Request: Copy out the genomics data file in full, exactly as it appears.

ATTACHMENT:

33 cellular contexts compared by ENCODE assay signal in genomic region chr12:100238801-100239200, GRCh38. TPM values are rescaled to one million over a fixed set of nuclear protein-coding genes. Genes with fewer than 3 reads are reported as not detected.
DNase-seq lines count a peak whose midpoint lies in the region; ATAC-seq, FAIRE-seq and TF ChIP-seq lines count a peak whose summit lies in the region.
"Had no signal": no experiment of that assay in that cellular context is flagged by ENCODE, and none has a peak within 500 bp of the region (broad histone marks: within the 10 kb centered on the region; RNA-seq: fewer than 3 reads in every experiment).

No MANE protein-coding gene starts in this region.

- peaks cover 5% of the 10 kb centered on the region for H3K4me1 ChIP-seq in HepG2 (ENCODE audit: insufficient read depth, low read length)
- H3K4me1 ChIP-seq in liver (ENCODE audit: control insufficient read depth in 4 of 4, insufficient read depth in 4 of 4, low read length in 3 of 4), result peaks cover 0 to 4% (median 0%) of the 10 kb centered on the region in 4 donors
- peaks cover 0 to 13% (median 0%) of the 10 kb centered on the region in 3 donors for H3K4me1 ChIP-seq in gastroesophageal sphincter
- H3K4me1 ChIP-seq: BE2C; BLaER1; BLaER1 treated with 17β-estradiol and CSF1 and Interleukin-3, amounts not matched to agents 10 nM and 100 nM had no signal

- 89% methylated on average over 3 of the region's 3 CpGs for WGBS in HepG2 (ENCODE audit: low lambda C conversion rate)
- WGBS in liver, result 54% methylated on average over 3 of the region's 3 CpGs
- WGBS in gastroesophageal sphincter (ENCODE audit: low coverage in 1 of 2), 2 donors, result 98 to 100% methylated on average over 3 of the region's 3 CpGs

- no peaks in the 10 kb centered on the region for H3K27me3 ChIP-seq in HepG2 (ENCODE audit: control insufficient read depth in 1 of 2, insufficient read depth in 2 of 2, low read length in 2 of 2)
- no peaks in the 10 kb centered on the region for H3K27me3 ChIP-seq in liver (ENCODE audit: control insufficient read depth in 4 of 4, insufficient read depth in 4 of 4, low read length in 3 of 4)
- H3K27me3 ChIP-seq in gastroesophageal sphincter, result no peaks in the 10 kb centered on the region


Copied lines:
33 cellular contexts compared by ENCODE assay signal in genomic region chr12:100238801-100239200, GRCh38. TPM values are rescaled to one million over a fixed set of nuclear protein-coding genes. Genes with fewer than 3 reads are reported as not detected.
DNase-seq lines count a peak whose midpoint lies in the region; ATAC-seq, FAIRE-seq and TF ChIP-seq lines count a peak whose summit lies in the region.
"Had no signal": no experiment of that assay in that cellular context is flagged by ENCODE, and none has a peak within 500 bp of the region (broad histone marks: within the 10 kb centered on the region; RNA-seq: fewer than 3 reads in every experiment).

No MANE protein-coding gene starts in this region.

- peaks cover 5% of the 10 kb centered on the region for H3K4me1 ChIP-seq in HepG2 (ENCODE audit: insufficient read depth, low read length)
- H3K4me1 ChIP-seq in liver (ENCODE audit: control insufficient read depth in 4 of 4, insufficient read depth in 4 of 4, low read length in 3 of 4), result peaks cover 0 to 4% (median 0%) of the 10 kb centered on the region in 4 donors
- peaks cover 0 to 13% (median 0%) of the 10 kb centered on the region in 3 donors for H3K4me1 ChIP-seq in gastroesophageal sphincter
- H3K4me1 ChIP-seq: BE2C; BLaER1; BLaER1 treated with 17β-estradiol and CSF1 and Interleukin-3, amounts not matched to agents 10 nM and 100 nM had no signal

- 89% methylated on average over 3 of the region's 3 CpGs for WGBS in HepG2 (ENCODE audit: low lambda C conversion rate)
- WGBS in liver, result 54% methylated on average over 3 of the region's 3 CpGs
- WGBS in gastroesophageal sphincter (ENCODE audit: low coverage in 1 of 2), 2 donors, result 98 to 100% methylated on average over 3 of the region's 3 CpGs

- no peaks in the 10 kb centered on the region for H3K27me3 ChIP-seq in HepG2 (ENCODE audit: control insufficient read depth in 1 of 2, insufficient read depth in 2 of 2, low read length in 2 of 2)
- no peaks in the 10 kb centered on the region for H3K27me3 ChIP-seq in liver (ENCODE audit: control insufficient read depth in 4 of 4, insufficient read depth in 4 of 4, low read length in 3 of 4)
- H3K27me3 ChIP-seq in gastroesophageal sphincter, result no peaks in the 10 kb centered on the region